Then why does he keep winning? ("We’re going to win so much, you’re going to be so sick and tired of winning.") Perhaps the answer is that in this unpredictable, complex world Trump's opportunism and comfort with chaos are more of an advantage than a handicap. It would explain why ideologically fossilized activists and faceless apparatchiks have so little success against him. He can improvise while they -- institutionally -- can't. The Bolivarians and Deep-Staters may find their task harder than they think.
This implies that the successors to the current two parties must not only become more numerous but also less permanent. They have to be able to reinvent themselves constantly to cope with a century where the entire face of the global world can be changed by bat viruses in the space of a single month.
All you have to do to beat him is to win more.
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Loserthink: How Untrained Brains Are Ruining America, by Scott Adams. The creator of Dilbert has come up with a guide to spot and avoid mental habits trapping victims in their own bubbles of reality, such as the inability to get ego out of your decisions, thinking with words instead of reasons, failing to imagine alternative explanations, and making too much of coincidences.
Humanity in a Creative Universe, by Stuart A. Kauffman. Best known for his philosophy of evolutionary biology, Kauffman calls into question science's ability to ever accurately and precisely predict the future development of biological features in organisms. He argues that our preoccupation to explain all things with scientific law has deadened our creative natures and concludes that the development of life on earth is not entirely predictable, because no theory could ever fully account for the limitless variations of evolution.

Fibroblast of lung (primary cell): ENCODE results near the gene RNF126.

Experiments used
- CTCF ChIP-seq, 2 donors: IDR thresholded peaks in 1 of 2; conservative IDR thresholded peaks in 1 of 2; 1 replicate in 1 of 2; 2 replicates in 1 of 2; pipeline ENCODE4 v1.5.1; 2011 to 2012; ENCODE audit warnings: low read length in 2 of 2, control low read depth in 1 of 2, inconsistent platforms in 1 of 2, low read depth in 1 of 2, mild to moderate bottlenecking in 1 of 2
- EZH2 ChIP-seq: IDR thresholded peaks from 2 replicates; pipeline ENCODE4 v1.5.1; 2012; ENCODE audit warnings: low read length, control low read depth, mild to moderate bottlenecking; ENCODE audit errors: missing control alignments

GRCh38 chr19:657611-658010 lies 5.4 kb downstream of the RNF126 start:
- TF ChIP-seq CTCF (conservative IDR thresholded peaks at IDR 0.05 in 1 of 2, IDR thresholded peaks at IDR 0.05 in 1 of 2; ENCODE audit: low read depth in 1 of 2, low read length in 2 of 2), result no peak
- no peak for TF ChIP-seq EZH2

Working , by Robert A. Caro. From the two-time Pulitzer Prize-winning biographer, an unprecedented memoir of his experiences researching and writing his acclaimed books.
Private Empire: ExxonMobil and American Power, by Steve Coll. A masterful result of Coll’s indefatigable reporting, this book draws on more than 400 interviews; field reporting from the halls of Congress to the oil-laden swamps of the Niger Delta; more than 1,000 pages of previously classified U.S. documents obtained under the Freedom of Information Act; heretofore unexamined court records; and many other sources. This is a defining portrait of ExxonMobil and the place of Big Oil in American politics and foreign policy.